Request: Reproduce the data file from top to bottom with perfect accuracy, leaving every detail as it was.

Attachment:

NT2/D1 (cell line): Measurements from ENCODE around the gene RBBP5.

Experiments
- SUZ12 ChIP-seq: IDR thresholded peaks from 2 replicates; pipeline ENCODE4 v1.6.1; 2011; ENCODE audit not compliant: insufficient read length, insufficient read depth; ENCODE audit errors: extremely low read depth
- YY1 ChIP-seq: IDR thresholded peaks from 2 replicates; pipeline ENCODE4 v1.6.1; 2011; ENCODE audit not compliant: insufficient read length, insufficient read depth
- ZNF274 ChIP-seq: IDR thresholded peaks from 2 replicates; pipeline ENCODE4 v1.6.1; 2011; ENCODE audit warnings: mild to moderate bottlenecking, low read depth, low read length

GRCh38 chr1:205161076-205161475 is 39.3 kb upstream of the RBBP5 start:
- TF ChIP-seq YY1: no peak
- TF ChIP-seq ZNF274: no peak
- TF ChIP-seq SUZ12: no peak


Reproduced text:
NT2/D1 (cell line): Measurements from ENCODE around the gene RBBP5.

Experiments
- SUZ12 ChIP-seq: IDR thresholded peaks from 2 replicates; pipeline ENCODE4 v1.6.1; 2011; ENCODE audit not compliant: insufficient read length, insufficient read depth; ENCODE audit errors: extremely low read depth
- YY1 ChIP-seq: IDR thresholded peaks from 2 replicates; pipeline ENCODE4 v1.6.1; 2011; ENCODE audit not compliant: insufficient read length, insufficient read depth
- ZNF274 ChIP-seq: IDR thresholded peaks from 2 replicates; pipeline ENCODE4 v1.6.1; 2011; ENCODE audit warnings: mild to moderate bottlenecking, low read depth, low read length

GRCh38 chr1:205161076-205161475 is 39.3 kb upstream of the RBBP5 start:
- TF ChIP-seq YY1: no peak
- TF ChIP-seq ZNF274: no peak
- TF ChIP-seq SUZ12: no peak